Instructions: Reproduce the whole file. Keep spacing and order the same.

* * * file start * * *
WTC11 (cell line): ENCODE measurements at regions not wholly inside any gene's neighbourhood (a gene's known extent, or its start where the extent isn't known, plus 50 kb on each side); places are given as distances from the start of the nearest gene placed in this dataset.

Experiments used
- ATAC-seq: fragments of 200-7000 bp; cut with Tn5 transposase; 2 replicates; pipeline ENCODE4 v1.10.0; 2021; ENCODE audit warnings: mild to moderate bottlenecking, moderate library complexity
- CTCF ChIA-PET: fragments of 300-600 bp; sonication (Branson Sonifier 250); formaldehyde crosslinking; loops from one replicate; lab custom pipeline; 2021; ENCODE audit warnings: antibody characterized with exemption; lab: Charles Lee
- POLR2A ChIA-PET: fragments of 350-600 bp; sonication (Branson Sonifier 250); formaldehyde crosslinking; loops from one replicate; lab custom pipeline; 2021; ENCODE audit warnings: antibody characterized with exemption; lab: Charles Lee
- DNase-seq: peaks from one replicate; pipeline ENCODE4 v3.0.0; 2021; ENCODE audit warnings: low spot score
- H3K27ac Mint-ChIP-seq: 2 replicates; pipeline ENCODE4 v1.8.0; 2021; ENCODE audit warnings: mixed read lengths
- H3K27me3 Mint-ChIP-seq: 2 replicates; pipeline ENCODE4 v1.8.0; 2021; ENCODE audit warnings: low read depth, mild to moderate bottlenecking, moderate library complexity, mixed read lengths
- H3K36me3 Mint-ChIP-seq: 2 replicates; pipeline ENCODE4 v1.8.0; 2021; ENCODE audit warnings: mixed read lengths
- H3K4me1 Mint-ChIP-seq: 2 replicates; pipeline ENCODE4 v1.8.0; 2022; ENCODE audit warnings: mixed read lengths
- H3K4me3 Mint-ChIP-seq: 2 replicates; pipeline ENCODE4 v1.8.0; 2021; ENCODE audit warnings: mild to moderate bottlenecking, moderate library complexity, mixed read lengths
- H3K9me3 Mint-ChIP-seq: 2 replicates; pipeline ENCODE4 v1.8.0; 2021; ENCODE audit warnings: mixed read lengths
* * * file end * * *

WTC11 (cell line): ENCODE measurements at regions not wholly inside any gene's neighbourhood (a gene's known extent, or its start where the extent isn't known, plus 50 kb on each side); places are given as distances from the start of the nearest gene placed in this dataset.

Experiments used
- ATAC-seq: fragments of 200-7000 bp; cut with Tn5 transposase; 2 replicates; pipeline ENCODE4 v1.10.0; 2021; ENCODE audit warnings: mild to moderate bottlenecking, moderate library complexity
- CTCF ChIA-PET: fragments of 300-600 bp; sonication (Branson Sonifier 250); formaldehyde crosslinking; loops from one replicate; lab custom pipeline; 2021; ENCODE audit warnings: antibody characterized with exemption; lab: Charles Lee
- POLR2A ChIA-PET: fragments of 350-600 bp; sonication (Branson Sonifier 250); formaldehyde crosslinking; loops from one replicate; lab custom pipeline; 2021; ENCODE audit warnings: antibody characterized with exemption; lab: Charles Lee
- DNase-seq: peaks from one replicate; pipeline ENCODE4 v3.0.0; 2021; ENCODE audit warnings: low spot score
- H3K27ac Mint-ChIP-seq: 2 replicates; pipeline ENCODE4 v1.8.0; 2021; ENCODE audit warnings: mixed read lengths
- H3K27me3 Mint-ChIP-seq: 2 replicates; pipeline ENCODE4 v1.8.0; 2021; ENCODE audit warnings: low read depth, mild to moderate bottlenecking, moderate library complexity, mixed read lengths
- H3K36me3 Mint-ChIP-seq: 2 replicates; pipeline ENCODE4 v1.8.0; 2021; ENCODE audit warnings: mixed read lengths
- H3K4me1 Mint-ChIP-seq: 2 replicates; pipeline ENCODE4 v1.8.0; 2022; ENCODE audit warnings: mixed read lengths
- H3K4me3 Mint-ChIP-seq: 2 replicates; pipeline ENCODE4 v1.8.0; 2021; ENCODE audit warnings: mild to moderate bottlenecking, moderate library complexity, mixed read lengths
- H3K9me3 Mint-ChIP-seq: 2 replicates; pipeline ENCODE4 v1.8.0; 2021; ENCODE audit warnings: mixed read lengths